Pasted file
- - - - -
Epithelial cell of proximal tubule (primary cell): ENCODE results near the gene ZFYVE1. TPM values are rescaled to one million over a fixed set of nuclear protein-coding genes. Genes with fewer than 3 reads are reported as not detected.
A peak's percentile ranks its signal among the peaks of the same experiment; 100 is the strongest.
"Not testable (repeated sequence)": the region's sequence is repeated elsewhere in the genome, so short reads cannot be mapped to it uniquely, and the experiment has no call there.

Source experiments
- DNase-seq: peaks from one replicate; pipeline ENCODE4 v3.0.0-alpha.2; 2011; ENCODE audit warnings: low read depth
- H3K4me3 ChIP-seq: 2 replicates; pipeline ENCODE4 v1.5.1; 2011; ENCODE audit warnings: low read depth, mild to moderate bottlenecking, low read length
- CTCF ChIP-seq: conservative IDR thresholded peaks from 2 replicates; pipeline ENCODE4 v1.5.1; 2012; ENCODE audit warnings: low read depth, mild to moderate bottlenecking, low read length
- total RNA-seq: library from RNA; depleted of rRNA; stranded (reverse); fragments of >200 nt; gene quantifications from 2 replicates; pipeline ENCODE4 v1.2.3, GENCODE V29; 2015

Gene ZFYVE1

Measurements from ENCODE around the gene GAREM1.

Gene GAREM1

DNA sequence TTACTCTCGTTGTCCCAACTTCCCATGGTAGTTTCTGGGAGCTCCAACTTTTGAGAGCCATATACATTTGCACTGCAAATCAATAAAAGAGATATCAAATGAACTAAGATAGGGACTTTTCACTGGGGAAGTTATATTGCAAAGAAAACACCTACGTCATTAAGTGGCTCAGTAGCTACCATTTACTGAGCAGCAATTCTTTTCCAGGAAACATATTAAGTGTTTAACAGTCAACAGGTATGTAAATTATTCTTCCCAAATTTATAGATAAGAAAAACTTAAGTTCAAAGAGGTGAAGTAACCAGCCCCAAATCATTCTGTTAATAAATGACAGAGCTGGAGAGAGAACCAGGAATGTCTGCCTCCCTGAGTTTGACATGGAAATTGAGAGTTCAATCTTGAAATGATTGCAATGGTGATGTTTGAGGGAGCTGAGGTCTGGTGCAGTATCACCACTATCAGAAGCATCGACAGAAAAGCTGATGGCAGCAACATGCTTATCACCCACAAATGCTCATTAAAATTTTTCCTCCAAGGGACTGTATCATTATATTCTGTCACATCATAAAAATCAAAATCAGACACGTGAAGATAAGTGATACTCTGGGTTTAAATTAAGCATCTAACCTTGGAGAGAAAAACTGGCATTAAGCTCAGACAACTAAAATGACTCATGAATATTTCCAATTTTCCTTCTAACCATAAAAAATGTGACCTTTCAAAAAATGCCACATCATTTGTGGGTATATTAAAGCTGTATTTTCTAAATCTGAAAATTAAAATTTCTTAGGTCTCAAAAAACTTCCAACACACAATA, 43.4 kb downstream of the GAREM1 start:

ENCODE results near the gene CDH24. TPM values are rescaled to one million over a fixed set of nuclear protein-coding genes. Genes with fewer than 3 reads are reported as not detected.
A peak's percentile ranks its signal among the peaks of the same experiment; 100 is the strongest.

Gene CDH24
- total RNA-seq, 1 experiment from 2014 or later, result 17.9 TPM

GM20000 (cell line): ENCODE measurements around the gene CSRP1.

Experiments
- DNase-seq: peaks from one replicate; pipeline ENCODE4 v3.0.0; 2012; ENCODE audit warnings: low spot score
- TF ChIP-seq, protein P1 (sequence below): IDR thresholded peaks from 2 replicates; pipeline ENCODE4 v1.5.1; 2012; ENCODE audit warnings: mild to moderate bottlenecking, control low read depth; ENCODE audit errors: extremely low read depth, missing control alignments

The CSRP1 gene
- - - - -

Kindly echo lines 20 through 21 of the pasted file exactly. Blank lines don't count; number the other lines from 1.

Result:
- TF ChIP-seq, protein P1 (sequence below): IDR thresholded peaks from 2 replicates; pipeline ENCODE4 v1.5.1; 2012; ENCODE audit warnings: mild to moderate bottlenecking, control low read depth; ENCODE audit errors: extremely low read depth, missing control alignments

The CSRP1 gene